Like seismic velocities, magnetic properties and density of rocks, the underground geoelectric resistivity may change considerably in and after the impact cratering process. Fracturing of rocks with the formation of increased porosity, deposition of new rock units (impact melt rocks, suevites, monomictic and polymictic breccias) and post impact sedimentation in the crater basin may produce significant resistivity anomalies compared with resistivity sections outside the impact area. Thus resistivity measurements using DC, magnetotelluric and VLF soundings have contributed to investigate crater structures and impact rocks, although, compared with, e.g., gravity surveys, geoelectrics has so far not played the role of a standard method in the geophysical study of impact structures. Most common is the application of magnetotelluric (MT, AMT) soundings to the investigation of larger impact craters (e.g., Siljan (Sweden),
Early extensive geoelectrical surveys using DC resistivity soundings and, later, magnetotellurics have been performed for the Ries (Germany) impact structure:
Ries (Germany) impact structure
The Ries crater that has been formed in a mixed target of roughly 600 m Triassic and Jurassic sedimentary rocks over crystalline basement, is geoelectrically distinguished especially by up to 400 m thick Tertiary post-impact lake sediments and a several 100 m thick layer of suevite (Fig. 1). From modeling of resistivity DC soundings, measurements over exposed rocks, borehole geophysical measurements and measurements of drilled samples, a broad spectrum of rock resistivities was achieved. Lake sediment resistivities in general vary between about 3 and 15 Ohm*meters showing in part very strong resistivity anisotropy of drill cores. Suevites have relatively low resistivities as well between about 3 and 50 Ohm*meters. Thus, the Ries crater in a first approximation can as a whole be considered a large low-resistivity causative body embedded in the target rocks. However, internal structures like a central basin and inner rings also become apparent in the resistivity distribution. Peripherally and surficially, geoelectric DC soundings are not very promising because of extensive ejecta deposits of strongly varying composition and thickness.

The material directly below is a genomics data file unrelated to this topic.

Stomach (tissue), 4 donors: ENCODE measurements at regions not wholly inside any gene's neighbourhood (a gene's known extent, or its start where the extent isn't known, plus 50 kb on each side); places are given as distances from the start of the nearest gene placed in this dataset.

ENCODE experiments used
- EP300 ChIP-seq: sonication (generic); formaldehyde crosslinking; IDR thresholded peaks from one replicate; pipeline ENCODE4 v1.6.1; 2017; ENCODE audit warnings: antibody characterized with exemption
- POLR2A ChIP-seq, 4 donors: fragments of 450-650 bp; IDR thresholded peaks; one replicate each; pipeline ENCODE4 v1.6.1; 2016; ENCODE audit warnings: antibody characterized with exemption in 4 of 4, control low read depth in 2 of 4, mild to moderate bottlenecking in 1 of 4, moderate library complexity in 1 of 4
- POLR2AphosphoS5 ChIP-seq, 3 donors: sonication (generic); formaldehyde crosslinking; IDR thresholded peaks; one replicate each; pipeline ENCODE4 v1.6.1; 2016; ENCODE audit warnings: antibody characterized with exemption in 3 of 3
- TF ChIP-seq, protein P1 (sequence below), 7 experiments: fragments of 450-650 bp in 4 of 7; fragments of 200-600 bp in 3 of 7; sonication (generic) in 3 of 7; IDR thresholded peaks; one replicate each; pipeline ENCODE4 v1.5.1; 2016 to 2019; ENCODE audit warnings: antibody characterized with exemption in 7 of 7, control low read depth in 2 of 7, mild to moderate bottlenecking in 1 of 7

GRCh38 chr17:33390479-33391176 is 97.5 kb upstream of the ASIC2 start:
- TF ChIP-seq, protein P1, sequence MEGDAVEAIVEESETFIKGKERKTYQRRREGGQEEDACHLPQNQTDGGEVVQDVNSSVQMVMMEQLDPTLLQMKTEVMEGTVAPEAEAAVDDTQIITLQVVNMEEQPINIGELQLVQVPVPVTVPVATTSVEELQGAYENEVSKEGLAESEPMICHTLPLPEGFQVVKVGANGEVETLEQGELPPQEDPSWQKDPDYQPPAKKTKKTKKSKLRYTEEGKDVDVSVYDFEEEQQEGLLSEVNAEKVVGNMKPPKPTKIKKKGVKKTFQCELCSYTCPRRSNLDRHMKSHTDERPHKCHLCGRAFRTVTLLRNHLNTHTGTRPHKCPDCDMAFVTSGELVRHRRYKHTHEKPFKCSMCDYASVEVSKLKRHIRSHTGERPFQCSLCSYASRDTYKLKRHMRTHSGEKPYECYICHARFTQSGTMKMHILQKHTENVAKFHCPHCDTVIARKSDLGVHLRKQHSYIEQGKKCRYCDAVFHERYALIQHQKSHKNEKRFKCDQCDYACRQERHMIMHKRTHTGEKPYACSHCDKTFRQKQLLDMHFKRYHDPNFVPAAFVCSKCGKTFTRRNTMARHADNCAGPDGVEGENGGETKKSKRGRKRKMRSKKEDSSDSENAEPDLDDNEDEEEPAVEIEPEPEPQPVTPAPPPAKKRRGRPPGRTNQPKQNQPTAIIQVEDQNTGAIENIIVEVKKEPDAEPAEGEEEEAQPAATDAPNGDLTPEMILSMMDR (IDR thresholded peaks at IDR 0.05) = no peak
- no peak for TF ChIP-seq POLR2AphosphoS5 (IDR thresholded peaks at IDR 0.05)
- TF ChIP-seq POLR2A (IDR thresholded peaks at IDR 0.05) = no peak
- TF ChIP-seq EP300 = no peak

The measurements in the early seventies comprise about 300 depth soundings performed in Schlumberger and dipole – dipole (azimuthal) electrode configurations with maximum dipole spacing up to R = 2,000 m (Fig. 2). In the following, we show some typical results taken from Ernstson, K. (1974): The Structure of the Ries Crater from Geoelectric Depth Soundings. – J. Geophys., 40, 639 – 659.
Fig. 2. Ries impact structure: characteristic DC resistivity sounding curve measured in the central basin. The first part of the curve has been measured in a Schlumberger, the second part in a two-sided azimuthal dipole – dipole configuration.